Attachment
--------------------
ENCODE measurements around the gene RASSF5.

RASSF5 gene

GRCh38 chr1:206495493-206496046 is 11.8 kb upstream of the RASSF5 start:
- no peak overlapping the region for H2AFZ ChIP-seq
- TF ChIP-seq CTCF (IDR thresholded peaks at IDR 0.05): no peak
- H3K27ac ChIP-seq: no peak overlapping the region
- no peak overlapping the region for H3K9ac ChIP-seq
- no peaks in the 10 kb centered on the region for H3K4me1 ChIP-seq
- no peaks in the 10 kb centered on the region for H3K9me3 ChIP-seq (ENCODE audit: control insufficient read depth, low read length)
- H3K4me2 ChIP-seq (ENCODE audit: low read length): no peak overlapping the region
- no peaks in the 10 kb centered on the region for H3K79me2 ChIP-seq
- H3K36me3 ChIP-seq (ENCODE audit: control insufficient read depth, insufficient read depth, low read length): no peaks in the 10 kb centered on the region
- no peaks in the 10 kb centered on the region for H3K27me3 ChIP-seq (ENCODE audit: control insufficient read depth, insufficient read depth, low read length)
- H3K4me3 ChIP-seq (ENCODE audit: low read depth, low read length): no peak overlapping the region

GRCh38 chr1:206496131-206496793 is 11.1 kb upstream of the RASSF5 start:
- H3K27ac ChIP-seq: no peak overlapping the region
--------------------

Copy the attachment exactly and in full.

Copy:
ENCODE measurements around the gene RASSF5.

RASSF5 gene

GRCh38 chr1:206495493-206496046 is 11.8 kb upstream of the RASSF5 start:
- no peak overlapping the region for H2AFZ ChIP-seq
- TF ChIP-seq CTCF (IDR thresholded peaks at IDR 0.05): no peak
- H3K27ac ChIP-seq: no peak overlapping the region
- no peak overlapping the region for H3K9ac ChIP-seq
- no peaks in the 10 kb centered on the region for H3K4me1 ChIP-seq
- no peaks in the 10 kb centered on the region for H3K9me3 ChIP-seq (ENCODE audit: control insufficient read depth, low read length)
- H3K4me2 ChIP-seq (ENCODE audit: low read length): no peak overlapping the region
- no peaks in the 10 kb centered on the region for H3K79me2 ChIP-seq
- H3K36me3 ChIP-seq (ENCODE audit: control insufficient read depth, insufficient read depth, low read length): no peaks in the 10 kb centered on the region
- no peaks in the 10 kb centered on the region for H3K27me3 ChIP-seq (ENCODE audit: control insufficient read depth, insufficient read depth, low read length)
- H3K4me3 ChIP-seq (ENCODE audit: low read depth, low read length): no peak overlapping the region

GRCh38 chr1:206496131-206496793 is 11.1 kb upstream of the RASSF5 start:
- H3K27ac ChIP-seq: no peak overlapping the region